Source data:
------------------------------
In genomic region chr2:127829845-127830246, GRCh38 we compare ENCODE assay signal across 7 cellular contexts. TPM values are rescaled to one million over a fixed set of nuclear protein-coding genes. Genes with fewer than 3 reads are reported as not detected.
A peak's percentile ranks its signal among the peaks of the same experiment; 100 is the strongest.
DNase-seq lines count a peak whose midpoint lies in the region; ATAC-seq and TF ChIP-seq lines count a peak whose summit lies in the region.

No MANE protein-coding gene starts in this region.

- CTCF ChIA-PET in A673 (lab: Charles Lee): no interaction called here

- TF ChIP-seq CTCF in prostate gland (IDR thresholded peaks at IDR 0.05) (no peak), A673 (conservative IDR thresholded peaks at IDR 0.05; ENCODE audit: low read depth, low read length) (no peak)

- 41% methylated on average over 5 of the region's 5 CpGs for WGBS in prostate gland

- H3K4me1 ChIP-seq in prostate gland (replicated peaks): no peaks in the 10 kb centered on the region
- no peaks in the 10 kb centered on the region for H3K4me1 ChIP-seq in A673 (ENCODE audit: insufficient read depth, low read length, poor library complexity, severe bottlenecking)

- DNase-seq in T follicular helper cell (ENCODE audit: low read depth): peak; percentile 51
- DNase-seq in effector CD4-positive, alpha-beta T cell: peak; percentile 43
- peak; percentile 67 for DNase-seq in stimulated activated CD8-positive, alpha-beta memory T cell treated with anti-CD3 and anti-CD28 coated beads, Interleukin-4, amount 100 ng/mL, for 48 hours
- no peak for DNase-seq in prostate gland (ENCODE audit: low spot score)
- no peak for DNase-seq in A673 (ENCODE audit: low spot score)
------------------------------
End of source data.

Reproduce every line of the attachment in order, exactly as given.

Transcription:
In genomic region chr2:127829845-127830246, GRCh38 we compare ENCODE assay signal across 7 cellular contexts. TPM values are rescaled to one million over a fixed set of nuclear protein-coding genes. Genes with fewer than 3 reads are reported as not detected.
A peak's percentile ranks its signal among the peaks of the same experiment; 100 is the strongest.
DNase-seq lines count a peak whose midpoint lies in the region; ATAC-seq and TF ChIP-seq lines count a peak whose summit lies in the region.

No MANE protein-coding gene starts in this region.

- CTCF ChIA-PET in A673 (lab: Charles Lee): no interaction called here

- TF ChIP-seq CTCF in prostate gland (IDR thresholded peaks at IDR 0.05) (no peak), A673 (conservative IDR thresholded peaks at IDR 0.05; ENCODE audit: low read depth, low read length) (no peak)

- 41% methylated on average over 5 of the region's 5 CpGs for WGBS in prostate gland

- H3K4me1 ChIP-seq in prostate gland (replicated peaks): no peaks in the 10 kb centered on the region
- no peaks in the 10 kb centered on the region for H3K4me1 ChIP-seq in A673 (ENCODE audit: insufficient read depth, low read length, poor library complexity, severe bottlenecking)

- DNase-seq in T follicular helper cell (ENCODE audit: low read depth): peak; percentile 51
- DNase-seq in effector CD4-positive, alpha-beta T cell: peak; percentile 43
- peak; percentile 67 for DNase-seq in stimulated activated CD8-positive, alpha-beta memory T cell treated with anti-CD3 and anti-CD28 coated beads, Interleukin-4, amount 100 ng/mL, for 48 hours
- no peak for DNase-seq in prostate gland (ENCODE audit: low spot score)
- no peak for DNase-seq in A673 (ENCODE audit: low spot score)